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USEC Inc. Message Board

  • nautica684 nautica684 Feb 25, 2000 10:46 AM Flag

    Curious

    How can Paducah say they can produce SWU at below
    Portsmouth SWU cost. If Paducah is only producing SWU to 2 -
    2.5% and Ports produces upto 5.5%, then Paducah would
    produce for less but the customer could not use it. You
    have to compare apples to apples not apples to
    oranges.

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    • As a supplement to the EUPMAN reply, note that
      the gaseous diffusion stages are also enclosed by
      heated enclosures during operations that maintain
      temperatures at about 200F. In addition to the low pressures,
      the temperature also ensures that no solid UF6 is in
      the system. I assume that prior to taking a stage
      completely offline for maintenance, pressures and
      temperatures would be maintained and as much UF6 as possible
      would be drawn out of the equipment by sublimation.

    • eupman, thanks very much for your post. It was
      enlightening even though it is high school
      level.

      shadowodie, we are off on a tangent discussing a complely
      irrelevant subject. It's about as relevant as how many
      angels can stand on the head of a straight pin. Suggest
      we drop it and get on to the more important issues
      at hand.

    • http://vzajic.tripod.com/2ndchapter.html

      A chapter of some sort on depleted uranium; there are some details of UF6 and gaseous diffusion, though...

    • At room temperature and pressure the UF6 is a
      solid. However, UF6 is a very strange substance and it
      doesn't take much change in temp or pressure for it to
      exist in any form ie solid, liquid and gas or even all
      3 at once. UF6 normally goes straight from a solid
      to a gas, missing out the liquid phase. This is
      achieved by either raising the temperature a little or by
      reducing the pressure a little. As any large plant
      handling UF6 gas is difficult to keep hot the standard
      practice is operate them under a vacumn. Thus UF6 remains
      a gas even at room temperature.

      I don't
      think this is a secret and can probably be found in any
      general high school chemistry book.

    • There is a lack of detailed information available
      to the general public on HOW the diffusion operation
      actually works. Some "how do you" questions start getting
      into the proprietary and need to know information area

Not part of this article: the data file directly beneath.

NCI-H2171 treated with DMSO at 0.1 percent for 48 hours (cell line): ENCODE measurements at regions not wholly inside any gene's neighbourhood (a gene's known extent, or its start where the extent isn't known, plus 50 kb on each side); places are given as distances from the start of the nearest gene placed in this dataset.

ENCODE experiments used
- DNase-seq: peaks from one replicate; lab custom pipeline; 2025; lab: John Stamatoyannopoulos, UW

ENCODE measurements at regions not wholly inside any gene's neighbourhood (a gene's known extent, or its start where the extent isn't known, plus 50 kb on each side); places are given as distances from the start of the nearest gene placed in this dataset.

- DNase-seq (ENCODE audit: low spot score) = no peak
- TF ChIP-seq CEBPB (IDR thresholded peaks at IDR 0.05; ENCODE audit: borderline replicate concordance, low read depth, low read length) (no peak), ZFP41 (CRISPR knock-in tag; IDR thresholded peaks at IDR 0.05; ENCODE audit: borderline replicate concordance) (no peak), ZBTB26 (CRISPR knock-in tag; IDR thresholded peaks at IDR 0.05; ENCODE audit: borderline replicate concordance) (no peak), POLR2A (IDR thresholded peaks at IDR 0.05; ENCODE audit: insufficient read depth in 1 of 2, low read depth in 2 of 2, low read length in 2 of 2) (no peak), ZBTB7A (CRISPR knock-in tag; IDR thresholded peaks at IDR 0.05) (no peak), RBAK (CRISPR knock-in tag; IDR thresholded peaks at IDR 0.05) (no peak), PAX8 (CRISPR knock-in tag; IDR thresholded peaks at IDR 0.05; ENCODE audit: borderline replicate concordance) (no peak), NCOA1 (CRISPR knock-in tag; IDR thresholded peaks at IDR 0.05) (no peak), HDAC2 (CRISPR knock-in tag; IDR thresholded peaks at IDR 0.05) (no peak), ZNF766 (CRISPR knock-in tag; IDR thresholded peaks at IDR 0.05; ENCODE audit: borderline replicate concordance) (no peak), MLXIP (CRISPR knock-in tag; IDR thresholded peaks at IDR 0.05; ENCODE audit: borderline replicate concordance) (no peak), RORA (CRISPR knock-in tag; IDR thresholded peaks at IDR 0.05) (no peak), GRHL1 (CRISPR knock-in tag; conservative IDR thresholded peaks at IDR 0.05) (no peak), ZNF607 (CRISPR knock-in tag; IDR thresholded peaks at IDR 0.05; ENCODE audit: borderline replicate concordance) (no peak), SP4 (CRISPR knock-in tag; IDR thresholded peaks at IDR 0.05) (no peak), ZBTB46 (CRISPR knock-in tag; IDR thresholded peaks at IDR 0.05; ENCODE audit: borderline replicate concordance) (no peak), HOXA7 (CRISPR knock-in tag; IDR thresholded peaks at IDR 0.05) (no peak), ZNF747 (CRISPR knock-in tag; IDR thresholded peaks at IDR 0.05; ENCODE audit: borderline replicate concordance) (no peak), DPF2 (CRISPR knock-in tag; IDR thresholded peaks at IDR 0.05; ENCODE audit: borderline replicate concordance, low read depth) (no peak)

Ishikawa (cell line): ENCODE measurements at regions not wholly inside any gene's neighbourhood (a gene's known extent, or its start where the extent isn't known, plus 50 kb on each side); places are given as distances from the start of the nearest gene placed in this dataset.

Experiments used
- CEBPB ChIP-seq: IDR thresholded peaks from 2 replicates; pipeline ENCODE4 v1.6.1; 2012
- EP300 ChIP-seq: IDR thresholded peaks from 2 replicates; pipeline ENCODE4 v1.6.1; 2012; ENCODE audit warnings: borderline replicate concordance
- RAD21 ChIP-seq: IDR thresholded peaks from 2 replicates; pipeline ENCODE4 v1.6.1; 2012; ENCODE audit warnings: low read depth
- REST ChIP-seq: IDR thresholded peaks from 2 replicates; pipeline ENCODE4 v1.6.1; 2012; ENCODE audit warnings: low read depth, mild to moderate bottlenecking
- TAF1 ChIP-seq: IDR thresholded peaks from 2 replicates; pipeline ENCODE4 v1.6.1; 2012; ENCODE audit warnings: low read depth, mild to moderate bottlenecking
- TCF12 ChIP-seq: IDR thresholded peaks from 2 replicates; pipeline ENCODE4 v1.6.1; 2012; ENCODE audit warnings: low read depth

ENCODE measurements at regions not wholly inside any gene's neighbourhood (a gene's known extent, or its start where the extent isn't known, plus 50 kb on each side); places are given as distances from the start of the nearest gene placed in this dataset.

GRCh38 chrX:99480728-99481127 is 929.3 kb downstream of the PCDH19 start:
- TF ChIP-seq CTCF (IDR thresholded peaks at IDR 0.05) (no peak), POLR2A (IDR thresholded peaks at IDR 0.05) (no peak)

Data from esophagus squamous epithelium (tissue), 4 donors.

and need to go through the PR department. I'm not
      trying to avoid your questions, it's just not worth the
      risk of getting canned for the unauthorized release of
      information. I'm sure there are individuals on this board who
      wouldn't hesitate to answer, but I'm not one of them.

      The Paducah web site supplies a little more detailed
      information than the Portsmouth one does and there is an
      Enrichment Process link at the bottom.

    • Wouldldn't the UF6 go solid at room temperatures?
      How do you heat up the entire cascade at the same
      time? How do you run the turbines and the pumps with
      solid material inside? I'm not trying to be cute. These
      are just intuitive questions.

    • http://news.bbc.co.uk/hi/english/uk/newsid_659000/659309.stm

      Includes Taylor's alleged golden parachute...

    • The physical restart, from an extended shutdown, wouldn't be a problem. The biggest hurdle to clear would be the paperwork and approval from the appropriate regulatory agencies.

    • I hope this is not already reported but I just
      heard that BNFL's CEO, John Taylor, has just resigned
      over the BNFL MOX fabrification quality cover-up with
      the Japenese. (Well, people were saying someone high
      up had to fall on the old ceremonial swaord.)

    • Yes, that's why I'm interested in what's being
      offered in the way of tax breaks, guarantees, etc.--it
      sounds unlikely at this point that USEC would be very
      successful going to Sam's Pawns (or wherever) and getting
      the $$$ without some federal/state financial
      backing--the deal with AVLIS was "who's going to make us the
      best offer?" You're a bank--are you going to loan USEC
      money at any kind of reasonable rate to build a plant?
      What's your collateral? With USEC's stock price falling
      and paper turning into "junk bonds", it will make it
      pretty difficult to get loans without strong backing...?
      Or am I missing something?

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